Disturbed sleep could be a sign or symptom of deeper health problems, so do not ignore it
Gunjan Sharma|
Sunday, February 19, 2023

Dr. Ramadevi Gourineni is a renowned sleep specialist who practiced in the US for over 20 years before returning to India and setting up Amara Hospital in Hyderabad.  She  talks to Gunjan Sharma about various sleep disorders and why it is important to diagnose and treat them in time  

 

Q. How prevalent are sleep-related issues in these times? 

According to data we have in India, approximately 10-12% of people suffer from some type of sleep disorder in India. That means these have disturbed sleep at least 3 times a week and have been suffering from a sleep disturbance for about 3 months. 

 

Q. What are the causes of these sleep disturbances? 

There are many causes, and it depends on the symptoms they are having. Many people show daytime sleepiness. A person may have more than one symptom such as snoring, not breathing properly at night, being uncomfortable during bedtime, and so on. 

Difficulty in sleeping at night is another common factor. But there is a difference between difficulty in sleeping and not getting enough sleep. Then some underlying medical conditions such as depression and other psychiatric conditions affect about 40% of those who face difficulty in sleeping. Some people also suffer from sleep disorders such as destructive sleep apnea. Certain medicines also interfere with a person’s sleep. 

  

Q. What lifestyle changes should one incorporate to deal with these sleep-related issues? 

Having too much caffeine, especially in the evening, interferes with sleep. In fact, consuming more than 300 milligrams of caffeine early in the day can also disturb your sleep at night. 

Physical inactivity and a sedentary lifestyle can affect sleep. Even older people need some activity for them to sleep better at night. 

Then, exercising late in the evening increases brain metabolism. If you want sound sleep, your brain metabolism should slow down during bedtime. So, one should not do heavy exercise for at least 3 hours before sleep. 

Increased screen time and cell phone use affect our sleep too. The blue light released from the screen of your mobile phone suppresses melatonin, a hormone secreted by the perennial gland that gives the message that nighttime is coming, and it is time to sleep. 

 Last but not the least, drinking alcohol or smoking close to bedtime can disturb your sleep. 

  

Q. Do you think sleep disorders are becoming common with the younger generation also? 

 Yes, indeed. Youngsters are already addicted to binge-watching TV shows and movies and partying late at night, which is affecting their sleep cycle. In fact, it is parents who are giving mobile phones to children at a young age to keep them busy.  What they don’t understand is that these devices will affect their overall health in the long run.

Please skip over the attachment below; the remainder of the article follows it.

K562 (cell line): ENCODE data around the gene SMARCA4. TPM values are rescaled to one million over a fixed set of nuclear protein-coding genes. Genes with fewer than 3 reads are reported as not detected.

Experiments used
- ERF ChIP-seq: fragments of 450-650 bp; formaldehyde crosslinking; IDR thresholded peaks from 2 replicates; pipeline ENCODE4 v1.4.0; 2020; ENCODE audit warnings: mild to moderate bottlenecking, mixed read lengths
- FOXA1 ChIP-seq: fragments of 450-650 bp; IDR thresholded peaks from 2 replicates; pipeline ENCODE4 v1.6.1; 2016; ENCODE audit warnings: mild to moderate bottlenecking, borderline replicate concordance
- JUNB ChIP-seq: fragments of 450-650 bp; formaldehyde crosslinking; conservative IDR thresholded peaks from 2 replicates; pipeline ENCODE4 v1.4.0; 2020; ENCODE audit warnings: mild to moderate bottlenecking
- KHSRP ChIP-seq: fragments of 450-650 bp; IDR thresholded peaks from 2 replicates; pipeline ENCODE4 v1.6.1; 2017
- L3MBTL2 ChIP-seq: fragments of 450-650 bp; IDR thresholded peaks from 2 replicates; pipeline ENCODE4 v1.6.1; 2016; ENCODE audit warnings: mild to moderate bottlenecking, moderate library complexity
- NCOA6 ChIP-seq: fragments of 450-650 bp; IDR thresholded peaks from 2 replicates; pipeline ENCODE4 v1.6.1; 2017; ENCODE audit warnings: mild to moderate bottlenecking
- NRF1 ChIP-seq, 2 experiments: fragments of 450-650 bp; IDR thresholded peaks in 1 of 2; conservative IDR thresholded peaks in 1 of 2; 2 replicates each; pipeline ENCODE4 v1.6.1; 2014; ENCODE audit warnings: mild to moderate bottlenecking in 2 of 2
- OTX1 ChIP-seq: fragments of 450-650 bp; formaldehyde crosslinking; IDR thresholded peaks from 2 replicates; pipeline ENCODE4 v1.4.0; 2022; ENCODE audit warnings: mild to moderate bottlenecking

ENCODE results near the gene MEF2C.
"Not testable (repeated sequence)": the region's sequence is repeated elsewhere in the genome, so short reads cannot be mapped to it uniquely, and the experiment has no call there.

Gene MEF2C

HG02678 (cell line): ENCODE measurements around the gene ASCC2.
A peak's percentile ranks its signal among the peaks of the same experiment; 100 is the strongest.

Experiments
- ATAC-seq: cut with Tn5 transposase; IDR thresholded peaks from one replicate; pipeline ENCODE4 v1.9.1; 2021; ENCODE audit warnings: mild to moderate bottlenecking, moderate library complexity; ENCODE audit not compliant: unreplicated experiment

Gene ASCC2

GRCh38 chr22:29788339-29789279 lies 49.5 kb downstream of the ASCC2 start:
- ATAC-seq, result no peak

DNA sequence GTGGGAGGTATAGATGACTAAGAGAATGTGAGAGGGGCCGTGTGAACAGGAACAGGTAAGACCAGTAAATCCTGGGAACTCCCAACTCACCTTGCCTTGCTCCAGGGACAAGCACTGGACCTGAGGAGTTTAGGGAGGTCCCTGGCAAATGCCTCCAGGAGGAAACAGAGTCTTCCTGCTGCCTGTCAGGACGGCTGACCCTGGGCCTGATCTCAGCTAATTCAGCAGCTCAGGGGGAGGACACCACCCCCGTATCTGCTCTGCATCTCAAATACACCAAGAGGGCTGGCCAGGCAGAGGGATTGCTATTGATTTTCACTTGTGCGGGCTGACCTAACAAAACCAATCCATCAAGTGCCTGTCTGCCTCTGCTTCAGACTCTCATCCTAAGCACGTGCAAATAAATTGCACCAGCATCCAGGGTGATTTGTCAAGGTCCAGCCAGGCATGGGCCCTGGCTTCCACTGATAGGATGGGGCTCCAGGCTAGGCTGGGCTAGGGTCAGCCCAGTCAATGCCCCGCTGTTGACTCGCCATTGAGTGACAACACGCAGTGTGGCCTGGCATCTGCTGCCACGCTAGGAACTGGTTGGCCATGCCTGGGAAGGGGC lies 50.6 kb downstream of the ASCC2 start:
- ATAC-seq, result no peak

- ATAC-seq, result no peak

We need to promote and prioritize healthy sleep and a healthy environment. There are some basic points everyone should follow for sound sleep: 

1.     Be active during the day. Exercise at least 4 hours before bedtime. 

2.     Have dinner at least 2-3 hours before bedtime. A lot of people take dinner as late as 11 pm and go to sleep right after dinner, which is not a good habit. 

3.     At least 1 hour before bedtime, dim the lights. Bright lights are good during the daytime but lower the lights and keep the environment as natural as possible. If you like to read a book at night, you can focus the light on the book but make sure that it should not fall on your eyes. 

4.     Avoid using phones, laptops, iPad, etc. at night. 

5.     If you watch television at night, then sit at least 10 feet away from the television. If you can, then avoid watching at night.  

  

Q. Why is it important to treat sleep disorders? 

Not all sleep problems are the same, so firstly it is important to make a proper diagnosis and understand the underlying cause of the sleep disturbance if any. At times, physicians prescribe some sleep-inducing medicine to their patients for a short course. But unfortunately, many people keep buying these medicines on this prescription without even telling their doctor. 

What these people don’t understand is that disturbed sleep could be a sign or symptom of deeper health problems. For example, people who snore can be suffering from obstructive destructive sleep apnea. They face breathing problems at night, which can be a huge problem because when they stop breathing the oxygen level in the blood goes down, which can lead to oxidative stress and cause metabolic syndrome. People can even have heart attacks at night because of low oxygen saturation. 

About 30 percent of those who face sleep disturbance have other underlying causes. So, proper diagnosis and treatment are required. 

 

 

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